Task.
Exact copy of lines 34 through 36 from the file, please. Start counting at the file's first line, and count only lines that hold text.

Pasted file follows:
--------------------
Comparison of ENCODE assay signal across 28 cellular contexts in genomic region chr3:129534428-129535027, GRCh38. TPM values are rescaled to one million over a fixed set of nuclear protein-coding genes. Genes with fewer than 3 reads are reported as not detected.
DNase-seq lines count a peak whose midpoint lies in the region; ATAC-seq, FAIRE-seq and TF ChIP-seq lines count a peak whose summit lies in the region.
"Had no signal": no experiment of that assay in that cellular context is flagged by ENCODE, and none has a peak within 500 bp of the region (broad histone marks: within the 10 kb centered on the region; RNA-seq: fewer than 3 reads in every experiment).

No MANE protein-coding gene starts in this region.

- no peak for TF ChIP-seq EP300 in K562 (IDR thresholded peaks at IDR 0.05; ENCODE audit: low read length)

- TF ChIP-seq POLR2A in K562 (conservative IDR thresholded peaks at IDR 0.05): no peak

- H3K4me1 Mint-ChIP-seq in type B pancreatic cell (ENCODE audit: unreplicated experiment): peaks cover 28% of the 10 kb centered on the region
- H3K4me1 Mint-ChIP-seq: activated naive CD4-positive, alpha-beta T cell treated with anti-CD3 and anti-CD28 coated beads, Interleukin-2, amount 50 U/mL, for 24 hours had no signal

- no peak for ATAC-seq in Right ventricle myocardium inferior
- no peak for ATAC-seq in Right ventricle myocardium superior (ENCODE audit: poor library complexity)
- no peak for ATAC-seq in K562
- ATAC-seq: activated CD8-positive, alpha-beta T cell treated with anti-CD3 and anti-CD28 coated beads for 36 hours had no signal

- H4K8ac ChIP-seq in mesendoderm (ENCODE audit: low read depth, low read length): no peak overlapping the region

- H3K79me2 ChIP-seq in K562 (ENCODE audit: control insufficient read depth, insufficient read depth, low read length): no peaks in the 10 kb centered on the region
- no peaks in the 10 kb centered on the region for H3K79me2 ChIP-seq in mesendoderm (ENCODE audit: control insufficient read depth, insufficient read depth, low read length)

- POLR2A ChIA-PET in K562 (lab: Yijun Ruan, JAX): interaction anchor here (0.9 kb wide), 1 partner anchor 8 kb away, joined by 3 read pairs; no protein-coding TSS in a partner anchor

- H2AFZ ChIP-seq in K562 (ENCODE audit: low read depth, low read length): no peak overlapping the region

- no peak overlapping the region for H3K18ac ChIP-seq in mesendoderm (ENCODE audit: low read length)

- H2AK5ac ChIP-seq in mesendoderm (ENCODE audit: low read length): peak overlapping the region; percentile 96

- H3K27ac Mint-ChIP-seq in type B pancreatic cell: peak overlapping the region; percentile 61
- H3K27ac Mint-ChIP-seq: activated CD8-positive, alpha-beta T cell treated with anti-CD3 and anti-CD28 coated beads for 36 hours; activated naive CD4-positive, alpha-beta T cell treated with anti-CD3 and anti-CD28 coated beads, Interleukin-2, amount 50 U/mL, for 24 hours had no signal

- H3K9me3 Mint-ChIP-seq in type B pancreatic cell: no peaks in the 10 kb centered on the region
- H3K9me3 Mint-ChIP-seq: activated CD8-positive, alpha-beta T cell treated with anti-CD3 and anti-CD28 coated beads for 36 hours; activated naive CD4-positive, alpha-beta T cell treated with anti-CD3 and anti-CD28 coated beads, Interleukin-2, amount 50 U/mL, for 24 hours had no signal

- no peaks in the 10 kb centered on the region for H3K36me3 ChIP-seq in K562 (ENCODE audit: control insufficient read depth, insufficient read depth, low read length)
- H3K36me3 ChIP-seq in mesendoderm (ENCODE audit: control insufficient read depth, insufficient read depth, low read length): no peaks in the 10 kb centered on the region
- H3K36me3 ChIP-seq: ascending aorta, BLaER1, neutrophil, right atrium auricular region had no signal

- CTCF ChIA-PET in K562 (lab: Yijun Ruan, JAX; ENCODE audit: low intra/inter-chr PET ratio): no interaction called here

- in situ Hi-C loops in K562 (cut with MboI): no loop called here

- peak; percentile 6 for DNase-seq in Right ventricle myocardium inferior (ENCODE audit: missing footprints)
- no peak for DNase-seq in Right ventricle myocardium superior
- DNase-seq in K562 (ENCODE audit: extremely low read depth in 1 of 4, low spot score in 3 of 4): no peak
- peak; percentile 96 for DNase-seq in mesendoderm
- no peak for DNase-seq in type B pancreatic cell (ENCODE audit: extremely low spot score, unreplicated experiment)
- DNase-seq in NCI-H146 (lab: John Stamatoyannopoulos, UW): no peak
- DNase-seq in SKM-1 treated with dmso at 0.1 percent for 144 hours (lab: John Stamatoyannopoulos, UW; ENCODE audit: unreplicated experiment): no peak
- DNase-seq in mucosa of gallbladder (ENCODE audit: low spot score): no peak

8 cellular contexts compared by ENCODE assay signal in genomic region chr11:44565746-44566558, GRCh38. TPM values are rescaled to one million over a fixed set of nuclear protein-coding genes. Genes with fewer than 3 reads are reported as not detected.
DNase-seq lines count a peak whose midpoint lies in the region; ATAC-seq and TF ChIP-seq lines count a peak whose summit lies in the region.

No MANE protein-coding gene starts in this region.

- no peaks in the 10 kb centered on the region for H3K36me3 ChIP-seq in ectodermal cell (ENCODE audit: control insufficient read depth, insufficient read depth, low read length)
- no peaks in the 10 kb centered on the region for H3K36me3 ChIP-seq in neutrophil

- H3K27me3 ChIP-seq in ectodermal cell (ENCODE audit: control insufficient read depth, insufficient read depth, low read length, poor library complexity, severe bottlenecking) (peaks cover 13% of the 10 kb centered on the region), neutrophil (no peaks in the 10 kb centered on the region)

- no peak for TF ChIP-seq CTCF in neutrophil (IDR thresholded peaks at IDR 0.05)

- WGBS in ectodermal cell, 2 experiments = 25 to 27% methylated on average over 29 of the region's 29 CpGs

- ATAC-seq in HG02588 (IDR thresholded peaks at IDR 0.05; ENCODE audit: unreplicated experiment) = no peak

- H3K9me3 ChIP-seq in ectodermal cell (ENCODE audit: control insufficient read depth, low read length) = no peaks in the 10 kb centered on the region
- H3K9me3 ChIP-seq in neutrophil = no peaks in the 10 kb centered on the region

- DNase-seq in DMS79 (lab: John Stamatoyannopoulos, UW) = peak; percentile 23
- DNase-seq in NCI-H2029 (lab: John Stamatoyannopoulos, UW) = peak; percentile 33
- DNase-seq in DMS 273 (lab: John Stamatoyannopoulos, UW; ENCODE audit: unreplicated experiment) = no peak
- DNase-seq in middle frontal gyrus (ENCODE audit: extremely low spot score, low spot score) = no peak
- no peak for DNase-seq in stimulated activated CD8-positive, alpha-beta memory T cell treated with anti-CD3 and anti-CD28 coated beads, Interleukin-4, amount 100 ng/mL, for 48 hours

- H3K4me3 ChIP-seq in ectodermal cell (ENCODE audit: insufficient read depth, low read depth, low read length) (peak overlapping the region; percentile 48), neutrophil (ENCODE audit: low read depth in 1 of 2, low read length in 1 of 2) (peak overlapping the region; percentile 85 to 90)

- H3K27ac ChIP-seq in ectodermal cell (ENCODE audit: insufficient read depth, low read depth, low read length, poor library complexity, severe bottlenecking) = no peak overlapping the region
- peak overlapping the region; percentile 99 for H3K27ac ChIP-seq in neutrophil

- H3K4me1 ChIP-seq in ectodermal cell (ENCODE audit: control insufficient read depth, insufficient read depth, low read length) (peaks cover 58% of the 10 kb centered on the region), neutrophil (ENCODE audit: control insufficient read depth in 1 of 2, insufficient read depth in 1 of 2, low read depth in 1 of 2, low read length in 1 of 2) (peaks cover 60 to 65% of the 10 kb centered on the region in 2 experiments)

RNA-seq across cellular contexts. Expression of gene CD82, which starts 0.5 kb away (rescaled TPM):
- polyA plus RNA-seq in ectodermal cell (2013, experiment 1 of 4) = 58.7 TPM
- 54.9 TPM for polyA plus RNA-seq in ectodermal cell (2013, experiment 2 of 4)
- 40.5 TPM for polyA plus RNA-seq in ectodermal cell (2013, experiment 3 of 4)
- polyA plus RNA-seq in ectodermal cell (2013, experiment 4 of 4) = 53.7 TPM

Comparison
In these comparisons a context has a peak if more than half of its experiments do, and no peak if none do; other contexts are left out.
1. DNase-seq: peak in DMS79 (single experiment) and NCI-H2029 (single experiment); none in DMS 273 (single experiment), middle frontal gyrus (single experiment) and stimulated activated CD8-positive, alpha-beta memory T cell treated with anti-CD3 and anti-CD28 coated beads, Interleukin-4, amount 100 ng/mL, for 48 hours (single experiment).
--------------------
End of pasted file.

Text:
- DNase-seq in NCI-H146 (lab: John Stamatoyannopoulos, UW): no peak
- DNase-seq in SKM-1 treated with dmso at 0.1 percent for 144 hours (lab: John Stamatoyannopoulos, UW; ENCODE audit: unreplicated experiment): no peak
- DNase-seq in mucosa of gallbladder (ENCODE audit: low spot score): no peak